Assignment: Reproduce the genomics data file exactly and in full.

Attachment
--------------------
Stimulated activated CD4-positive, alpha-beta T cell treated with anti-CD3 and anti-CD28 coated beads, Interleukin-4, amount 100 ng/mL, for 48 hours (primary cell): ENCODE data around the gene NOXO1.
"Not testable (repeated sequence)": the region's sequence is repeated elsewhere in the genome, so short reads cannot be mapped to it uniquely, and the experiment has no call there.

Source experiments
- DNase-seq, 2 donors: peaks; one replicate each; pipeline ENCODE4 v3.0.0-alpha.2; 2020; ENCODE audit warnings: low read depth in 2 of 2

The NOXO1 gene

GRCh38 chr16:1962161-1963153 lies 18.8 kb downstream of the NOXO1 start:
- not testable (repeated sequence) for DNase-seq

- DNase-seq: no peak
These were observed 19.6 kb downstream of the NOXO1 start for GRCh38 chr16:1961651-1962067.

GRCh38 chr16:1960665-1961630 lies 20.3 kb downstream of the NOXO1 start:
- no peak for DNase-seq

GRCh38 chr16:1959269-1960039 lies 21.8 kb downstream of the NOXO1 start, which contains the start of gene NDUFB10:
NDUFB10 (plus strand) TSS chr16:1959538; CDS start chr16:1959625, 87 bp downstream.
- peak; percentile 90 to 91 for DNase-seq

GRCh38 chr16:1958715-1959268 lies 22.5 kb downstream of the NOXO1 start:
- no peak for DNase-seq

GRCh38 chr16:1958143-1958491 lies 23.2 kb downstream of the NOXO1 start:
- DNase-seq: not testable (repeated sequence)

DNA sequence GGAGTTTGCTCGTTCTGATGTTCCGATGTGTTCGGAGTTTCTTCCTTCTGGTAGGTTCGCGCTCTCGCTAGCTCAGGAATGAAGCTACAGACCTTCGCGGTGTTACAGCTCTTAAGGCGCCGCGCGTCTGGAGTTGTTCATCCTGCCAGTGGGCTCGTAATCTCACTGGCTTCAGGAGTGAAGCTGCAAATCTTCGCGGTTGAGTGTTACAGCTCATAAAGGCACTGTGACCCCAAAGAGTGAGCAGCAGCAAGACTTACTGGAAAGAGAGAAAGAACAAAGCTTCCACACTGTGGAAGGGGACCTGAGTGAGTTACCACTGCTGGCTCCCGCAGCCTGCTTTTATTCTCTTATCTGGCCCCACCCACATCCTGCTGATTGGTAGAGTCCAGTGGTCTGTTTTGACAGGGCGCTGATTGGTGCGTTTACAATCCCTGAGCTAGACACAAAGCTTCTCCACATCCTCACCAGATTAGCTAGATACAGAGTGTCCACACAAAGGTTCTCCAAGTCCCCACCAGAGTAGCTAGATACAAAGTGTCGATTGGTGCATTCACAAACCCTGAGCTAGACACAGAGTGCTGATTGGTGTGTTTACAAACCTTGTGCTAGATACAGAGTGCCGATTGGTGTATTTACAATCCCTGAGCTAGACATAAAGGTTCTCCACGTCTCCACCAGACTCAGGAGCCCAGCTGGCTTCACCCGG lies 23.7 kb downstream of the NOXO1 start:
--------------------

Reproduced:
Stimulated activated CD4-positive, alpha-beta T cell treated with anti-CD3 and anti-CD28 coated beads, Interleukin-4, amount 100 ng/mL, for 48 hours (primary cell): ENCODE data around the gene NOXO1.
"Not testable (repeated sequence)": the region's sequence is repeated elsewhere in the genome, so short reads cannot be mapped to it uniquely, and the experiment has no call there.

Source experiments
- DNase-seq, 2 donors: peaks; one replicate each; pipeline ENCODE4 v3.0.0-alpha.2; 2020; ENCODE audit warnings: low read depth in 2 of 2

The NOXO1 gene

GRCh38 chr16:1962161-1963153 lies 18.8 kb downstream of the NOXO1 start:
- not testable (repeated sequence) for DNase-seq

- DNase-seq: no peak
These were observed 19.6 kb downstream of the NOXO1 start for GRCh38 chr16:1961651-1962067.

GRCh38 chr16:1960665-1961630 lies 20.3 kb downstream of the NOXO1 start:
- no peak for DNase-seq

GRCh38 chr16:1959269-1960039 lies 21.8 kb downstream of the NOXO1 start, which contains the start of gene NDUFB10:
NDUFB10 (plus strand) TSS chr16:1959538; CDS start chr16:1959625, 87 bp downstream.
- peak; percentile 90 to 91 for DNase-seq

GRCh38 chr16:1958715-1959268 lies 22.5 kb downstream of the NOXO1 start:
- no peak for DNase-seq

GRCh38 chr16:1958143-1958491 lies 23.2 kb downstream of the NOXO1 start:
- DNase-seq: not testable (repeated sequence)

DNA sequence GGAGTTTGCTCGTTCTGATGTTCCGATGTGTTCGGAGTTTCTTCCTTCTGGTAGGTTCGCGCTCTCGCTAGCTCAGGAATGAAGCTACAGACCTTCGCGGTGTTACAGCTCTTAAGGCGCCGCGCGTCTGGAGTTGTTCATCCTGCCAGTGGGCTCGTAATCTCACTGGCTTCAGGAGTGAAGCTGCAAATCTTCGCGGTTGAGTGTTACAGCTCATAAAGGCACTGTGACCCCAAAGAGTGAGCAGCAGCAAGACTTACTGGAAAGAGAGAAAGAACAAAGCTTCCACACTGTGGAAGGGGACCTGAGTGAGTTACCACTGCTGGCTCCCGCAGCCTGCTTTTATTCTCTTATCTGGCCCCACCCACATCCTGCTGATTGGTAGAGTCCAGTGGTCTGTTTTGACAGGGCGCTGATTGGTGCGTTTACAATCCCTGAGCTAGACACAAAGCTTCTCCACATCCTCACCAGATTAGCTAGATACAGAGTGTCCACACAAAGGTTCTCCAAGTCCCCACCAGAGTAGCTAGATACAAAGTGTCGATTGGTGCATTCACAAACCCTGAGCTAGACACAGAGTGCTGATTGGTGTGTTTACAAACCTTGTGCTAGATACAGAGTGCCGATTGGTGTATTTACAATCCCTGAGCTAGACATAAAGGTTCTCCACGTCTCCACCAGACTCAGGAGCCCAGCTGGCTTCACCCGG lies 23.7 kb downstream of the NOXO1 start: